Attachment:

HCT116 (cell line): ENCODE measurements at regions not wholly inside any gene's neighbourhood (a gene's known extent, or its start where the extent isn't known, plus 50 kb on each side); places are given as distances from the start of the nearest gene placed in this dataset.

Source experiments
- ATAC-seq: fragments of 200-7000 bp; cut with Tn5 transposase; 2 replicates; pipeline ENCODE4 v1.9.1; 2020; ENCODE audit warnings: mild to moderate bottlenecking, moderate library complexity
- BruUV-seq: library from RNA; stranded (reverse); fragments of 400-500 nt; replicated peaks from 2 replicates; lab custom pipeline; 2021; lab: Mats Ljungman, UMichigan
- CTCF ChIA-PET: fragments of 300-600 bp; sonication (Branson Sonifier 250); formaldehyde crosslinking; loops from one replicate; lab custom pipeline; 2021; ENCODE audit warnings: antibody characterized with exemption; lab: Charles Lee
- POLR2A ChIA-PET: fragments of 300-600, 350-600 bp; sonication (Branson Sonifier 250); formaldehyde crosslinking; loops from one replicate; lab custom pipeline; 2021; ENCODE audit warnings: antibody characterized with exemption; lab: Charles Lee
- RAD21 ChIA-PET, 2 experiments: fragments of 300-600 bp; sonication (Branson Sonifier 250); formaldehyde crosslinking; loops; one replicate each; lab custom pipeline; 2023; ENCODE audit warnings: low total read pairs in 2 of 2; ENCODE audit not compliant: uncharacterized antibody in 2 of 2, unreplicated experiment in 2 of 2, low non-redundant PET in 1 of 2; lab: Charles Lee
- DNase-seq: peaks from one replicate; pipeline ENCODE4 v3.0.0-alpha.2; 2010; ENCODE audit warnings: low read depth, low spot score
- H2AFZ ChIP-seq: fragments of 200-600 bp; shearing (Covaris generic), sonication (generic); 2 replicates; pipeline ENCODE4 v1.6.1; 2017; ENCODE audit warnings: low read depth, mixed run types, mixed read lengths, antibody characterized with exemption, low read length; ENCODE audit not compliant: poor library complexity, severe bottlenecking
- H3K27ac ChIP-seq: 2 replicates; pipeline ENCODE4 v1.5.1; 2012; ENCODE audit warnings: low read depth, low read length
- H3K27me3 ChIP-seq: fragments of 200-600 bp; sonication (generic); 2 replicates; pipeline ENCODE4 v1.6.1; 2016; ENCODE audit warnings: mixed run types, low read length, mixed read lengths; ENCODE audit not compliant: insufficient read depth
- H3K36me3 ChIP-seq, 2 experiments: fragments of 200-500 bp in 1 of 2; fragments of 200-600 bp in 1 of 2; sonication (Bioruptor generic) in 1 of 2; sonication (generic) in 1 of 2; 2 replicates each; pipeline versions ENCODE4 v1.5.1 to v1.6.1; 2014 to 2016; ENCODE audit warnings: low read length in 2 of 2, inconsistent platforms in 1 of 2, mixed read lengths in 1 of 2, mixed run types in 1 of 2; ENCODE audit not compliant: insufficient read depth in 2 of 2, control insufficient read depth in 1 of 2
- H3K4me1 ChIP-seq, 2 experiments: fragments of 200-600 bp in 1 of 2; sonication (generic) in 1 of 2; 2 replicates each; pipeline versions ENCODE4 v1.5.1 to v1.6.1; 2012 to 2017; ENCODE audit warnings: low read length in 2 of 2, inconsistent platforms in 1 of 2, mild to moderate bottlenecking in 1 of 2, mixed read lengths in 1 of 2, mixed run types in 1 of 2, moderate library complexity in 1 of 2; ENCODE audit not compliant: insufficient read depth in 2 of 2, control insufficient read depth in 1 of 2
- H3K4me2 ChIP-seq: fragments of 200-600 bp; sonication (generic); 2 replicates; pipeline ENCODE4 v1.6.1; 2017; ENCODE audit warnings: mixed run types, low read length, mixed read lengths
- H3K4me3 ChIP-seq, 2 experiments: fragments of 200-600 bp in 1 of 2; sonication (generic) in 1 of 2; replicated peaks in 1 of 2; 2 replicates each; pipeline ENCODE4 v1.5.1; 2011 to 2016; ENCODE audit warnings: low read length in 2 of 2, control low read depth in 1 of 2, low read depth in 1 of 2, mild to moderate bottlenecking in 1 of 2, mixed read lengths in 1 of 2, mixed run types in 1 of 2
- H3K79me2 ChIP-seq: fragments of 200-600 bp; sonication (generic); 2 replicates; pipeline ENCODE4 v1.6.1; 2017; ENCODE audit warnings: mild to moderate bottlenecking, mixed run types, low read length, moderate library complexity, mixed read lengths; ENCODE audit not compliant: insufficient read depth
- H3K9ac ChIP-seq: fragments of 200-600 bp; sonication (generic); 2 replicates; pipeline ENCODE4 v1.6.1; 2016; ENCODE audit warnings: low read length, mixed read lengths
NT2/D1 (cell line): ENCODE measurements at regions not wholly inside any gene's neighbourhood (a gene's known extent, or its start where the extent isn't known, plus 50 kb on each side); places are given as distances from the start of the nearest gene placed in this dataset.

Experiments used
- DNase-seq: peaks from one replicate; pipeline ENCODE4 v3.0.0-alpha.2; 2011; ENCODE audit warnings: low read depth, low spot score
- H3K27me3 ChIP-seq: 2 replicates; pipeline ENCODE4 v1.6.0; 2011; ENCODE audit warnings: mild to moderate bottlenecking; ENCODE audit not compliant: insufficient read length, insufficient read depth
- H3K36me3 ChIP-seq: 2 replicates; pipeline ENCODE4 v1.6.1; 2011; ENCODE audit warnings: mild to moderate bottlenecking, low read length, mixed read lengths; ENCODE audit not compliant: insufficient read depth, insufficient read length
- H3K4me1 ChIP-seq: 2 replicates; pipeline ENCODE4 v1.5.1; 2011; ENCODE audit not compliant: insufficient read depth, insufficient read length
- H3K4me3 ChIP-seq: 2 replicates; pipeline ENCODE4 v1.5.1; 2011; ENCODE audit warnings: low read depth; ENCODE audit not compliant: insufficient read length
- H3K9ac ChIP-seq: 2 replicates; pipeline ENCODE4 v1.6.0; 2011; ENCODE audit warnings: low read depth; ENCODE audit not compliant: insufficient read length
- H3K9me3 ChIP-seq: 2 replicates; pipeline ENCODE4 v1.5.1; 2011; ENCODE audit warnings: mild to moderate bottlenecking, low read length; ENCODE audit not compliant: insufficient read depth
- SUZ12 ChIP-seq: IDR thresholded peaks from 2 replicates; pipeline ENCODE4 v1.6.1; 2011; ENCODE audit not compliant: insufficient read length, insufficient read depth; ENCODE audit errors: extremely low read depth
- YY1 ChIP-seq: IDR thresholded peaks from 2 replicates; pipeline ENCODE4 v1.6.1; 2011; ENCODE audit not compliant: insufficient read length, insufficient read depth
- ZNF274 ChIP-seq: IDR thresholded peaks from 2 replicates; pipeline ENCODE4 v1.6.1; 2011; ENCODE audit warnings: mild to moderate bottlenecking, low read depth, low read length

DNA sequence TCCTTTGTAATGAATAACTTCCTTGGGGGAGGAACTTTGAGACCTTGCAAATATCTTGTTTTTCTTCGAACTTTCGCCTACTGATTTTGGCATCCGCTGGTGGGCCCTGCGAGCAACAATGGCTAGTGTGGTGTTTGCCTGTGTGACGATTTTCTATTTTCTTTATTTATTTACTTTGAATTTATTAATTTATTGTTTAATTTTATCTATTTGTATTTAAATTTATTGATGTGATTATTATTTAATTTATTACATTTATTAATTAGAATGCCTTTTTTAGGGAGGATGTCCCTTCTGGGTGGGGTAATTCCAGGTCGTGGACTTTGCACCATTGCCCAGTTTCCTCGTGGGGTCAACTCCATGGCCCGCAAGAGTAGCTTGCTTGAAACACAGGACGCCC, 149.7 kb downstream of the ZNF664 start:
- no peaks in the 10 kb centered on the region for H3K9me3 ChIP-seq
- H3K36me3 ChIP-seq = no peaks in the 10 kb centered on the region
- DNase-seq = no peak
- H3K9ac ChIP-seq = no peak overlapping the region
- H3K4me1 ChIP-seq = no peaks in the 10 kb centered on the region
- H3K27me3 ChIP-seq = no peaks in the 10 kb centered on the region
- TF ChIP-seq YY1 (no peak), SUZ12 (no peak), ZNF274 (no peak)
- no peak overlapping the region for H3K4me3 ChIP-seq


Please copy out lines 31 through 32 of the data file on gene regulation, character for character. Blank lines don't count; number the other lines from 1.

- no peaks in the 10 kb centered on the region for H3K9me3 ChIP-seq
- H3K36me3 ChIP-seq = no peaks in the 10 kb centered on the region